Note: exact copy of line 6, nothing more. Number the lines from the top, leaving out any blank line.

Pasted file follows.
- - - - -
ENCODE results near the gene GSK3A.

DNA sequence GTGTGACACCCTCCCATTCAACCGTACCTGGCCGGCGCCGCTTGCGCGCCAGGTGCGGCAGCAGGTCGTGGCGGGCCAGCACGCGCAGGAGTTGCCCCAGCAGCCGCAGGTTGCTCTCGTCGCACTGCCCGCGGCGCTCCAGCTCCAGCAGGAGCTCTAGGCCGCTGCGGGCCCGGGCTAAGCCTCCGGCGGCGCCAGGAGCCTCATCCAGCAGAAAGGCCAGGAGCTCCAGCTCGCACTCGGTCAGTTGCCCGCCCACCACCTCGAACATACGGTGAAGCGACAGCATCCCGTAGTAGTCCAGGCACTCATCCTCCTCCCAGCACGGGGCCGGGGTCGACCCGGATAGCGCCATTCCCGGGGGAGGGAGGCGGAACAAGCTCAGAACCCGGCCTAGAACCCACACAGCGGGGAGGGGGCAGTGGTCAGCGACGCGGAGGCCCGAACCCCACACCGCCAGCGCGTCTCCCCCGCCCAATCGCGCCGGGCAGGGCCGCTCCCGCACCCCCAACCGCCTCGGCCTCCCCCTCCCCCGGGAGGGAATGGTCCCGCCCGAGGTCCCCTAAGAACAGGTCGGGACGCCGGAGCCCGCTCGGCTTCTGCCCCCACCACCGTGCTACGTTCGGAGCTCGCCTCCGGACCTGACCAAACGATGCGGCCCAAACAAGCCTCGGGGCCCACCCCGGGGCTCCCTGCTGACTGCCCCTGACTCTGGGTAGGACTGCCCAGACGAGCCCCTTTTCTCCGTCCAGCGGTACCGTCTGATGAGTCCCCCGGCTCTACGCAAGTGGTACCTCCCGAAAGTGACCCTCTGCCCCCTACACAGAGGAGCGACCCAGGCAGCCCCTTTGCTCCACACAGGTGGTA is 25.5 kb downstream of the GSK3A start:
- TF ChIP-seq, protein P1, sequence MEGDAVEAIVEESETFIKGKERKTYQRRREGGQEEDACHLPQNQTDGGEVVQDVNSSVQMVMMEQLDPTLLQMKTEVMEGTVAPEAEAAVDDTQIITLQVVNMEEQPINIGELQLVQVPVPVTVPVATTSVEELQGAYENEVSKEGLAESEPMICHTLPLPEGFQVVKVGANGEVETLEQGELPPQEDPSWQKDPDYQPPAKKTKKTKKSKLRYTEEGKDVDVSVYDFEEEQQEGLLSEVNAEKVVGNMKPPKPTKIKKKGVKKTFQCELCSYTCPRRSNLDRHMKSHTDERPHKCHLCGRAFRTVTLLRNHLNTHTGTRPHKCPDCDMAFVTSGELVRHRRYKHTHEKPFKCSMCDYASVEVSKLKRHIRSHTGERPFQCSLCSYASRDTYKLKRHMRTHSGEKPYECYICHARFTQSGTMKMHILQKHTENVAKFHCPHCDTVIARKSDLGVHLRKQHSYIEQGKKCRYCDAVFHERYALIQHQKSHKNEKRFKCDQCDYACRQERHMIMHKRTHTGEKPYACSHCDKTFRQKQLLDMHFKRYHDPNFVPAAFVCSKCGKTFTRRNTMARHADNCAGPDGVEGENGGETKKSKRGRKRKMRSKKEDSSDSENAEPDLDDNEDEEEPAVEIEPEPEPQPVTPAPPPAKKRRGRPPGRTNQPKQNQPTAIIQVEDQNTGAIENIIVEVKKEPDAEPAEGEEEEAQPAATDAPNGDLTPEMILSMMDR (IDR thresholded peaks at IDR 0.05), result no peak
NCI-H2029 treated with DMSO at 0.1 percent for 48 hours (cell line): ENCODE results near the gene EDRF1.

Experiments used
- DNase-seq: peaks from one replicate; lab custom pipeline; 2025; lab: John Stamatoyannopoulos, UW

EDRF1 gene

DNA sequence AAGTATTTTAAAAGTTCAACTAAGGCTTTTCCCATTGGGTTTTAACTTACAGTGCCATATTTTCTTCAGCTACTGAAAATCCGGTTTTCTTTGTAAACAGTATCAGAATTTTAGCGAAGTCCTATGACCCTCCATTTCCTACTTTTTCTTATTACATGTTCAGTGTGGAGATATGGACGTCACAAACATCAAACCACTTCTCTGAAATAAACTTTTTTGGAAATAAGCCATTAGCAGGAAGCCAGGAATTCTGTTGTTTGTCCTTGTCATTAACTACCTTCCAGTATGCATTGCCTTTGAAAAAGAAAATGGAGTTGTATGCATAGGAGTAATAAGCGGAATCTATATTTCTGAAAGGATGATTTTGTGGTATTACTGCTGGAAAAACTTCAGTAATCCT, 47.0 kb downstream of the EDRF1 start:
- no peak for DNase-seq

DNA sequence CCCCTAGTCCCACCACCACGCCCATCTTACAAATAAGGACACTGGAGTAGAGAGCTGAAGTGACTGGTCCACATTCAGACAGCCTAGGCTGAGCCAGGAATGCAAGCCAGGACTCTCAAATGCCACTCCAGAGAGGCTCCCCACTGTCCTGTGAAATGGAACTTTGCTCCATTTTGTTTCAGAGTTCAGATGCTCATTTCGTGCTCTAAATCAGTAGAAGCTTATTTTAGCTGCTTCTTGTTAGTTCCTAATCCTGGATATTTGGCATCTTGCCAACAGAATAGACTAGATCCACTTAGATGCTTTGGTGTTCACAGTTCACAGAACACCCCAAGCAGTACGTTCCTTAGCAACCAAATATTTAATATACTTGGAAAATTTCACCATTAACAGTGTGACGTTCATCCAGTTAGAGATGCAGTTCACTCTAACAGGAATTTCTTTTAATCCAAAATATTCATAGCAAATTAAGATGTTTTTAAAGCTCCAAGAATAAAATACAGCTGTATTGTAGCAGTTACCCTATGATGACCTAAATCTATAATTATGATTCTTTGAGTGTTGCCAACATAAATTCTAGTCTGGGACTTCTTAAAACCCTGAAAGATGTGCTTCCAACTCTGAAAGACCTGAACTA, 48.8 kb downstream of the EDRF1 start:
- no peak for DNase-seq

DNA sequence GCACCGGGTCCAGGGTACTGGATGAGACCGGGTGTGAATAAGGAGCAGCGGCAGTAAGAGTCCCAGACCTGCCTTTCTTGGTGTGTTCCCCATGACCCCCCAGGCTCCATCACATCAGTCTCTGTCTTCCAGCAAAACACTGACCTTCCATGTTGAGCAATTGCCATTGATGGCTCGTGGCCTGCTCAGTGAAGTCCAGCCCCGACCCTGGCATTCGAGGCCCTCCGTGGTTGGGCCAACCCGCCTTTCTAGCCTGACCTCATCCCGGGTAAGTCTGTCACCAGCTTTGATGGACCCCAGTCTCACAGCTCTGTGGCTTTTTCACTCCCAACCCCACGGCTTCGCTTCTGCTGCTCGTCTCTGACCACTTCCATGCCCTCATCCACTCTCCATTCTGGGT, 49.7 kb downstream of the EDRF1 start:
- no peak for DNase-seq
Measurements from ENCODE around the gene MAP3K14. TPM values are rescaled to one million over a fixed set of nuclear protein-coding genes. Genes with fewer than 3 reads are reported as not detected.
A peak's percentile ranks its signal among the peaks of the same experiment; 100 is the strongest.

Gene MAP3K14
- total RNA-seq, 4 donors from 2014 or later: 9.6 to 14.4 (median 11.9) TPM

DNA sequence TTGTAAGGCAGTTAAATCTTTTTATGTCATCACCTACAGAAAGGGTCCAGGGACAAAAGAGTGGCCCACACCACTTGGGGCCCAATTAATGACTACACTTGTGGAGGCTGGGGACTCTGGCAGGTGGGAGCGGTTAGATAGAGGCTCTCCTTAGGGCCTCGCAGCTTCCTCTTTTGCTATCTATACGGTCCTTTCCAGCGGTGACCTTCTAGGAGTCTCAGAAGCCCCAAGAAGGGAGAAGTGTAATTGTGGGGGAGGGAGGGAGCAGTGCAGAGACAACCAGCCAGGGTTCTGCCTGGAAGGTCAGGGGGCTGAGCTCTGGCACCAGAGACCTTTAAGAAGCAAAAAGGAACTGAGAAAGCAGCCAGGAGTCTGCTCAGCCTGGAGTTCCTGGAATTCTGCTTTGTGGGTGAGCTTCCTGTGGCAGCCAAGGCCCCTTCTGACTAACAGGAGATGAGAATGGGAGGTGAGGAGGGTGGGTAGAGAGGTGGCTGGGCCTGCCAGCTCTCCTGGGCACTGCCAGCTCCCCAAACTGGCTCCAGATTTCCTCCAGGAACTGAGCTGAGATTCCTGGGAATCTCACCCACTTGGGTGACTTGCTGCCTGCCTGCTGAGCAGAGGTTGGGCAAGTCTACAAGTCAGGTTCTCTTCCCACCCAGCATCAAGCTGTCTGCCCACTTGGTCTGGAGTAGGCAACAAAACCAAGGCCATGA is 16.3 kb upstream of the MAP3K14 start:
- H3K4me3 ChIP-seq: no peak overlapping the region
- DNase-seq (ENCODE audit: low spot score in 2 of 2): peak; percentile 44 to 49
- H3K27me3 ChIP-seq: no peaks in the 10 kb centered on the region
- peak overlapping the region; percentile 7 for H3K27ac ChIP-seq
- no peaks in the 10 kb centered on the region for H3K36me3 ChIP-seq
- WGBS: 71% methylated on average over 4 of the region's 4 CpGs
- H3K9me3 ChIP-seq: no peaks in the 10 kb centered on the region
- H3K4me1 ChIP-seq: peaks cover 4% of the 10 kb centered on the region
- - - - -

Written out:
- DNase-seq: peaks from one replicate; lab custom pipeline; 2025; lab: John Stamatoyannopoulos, UW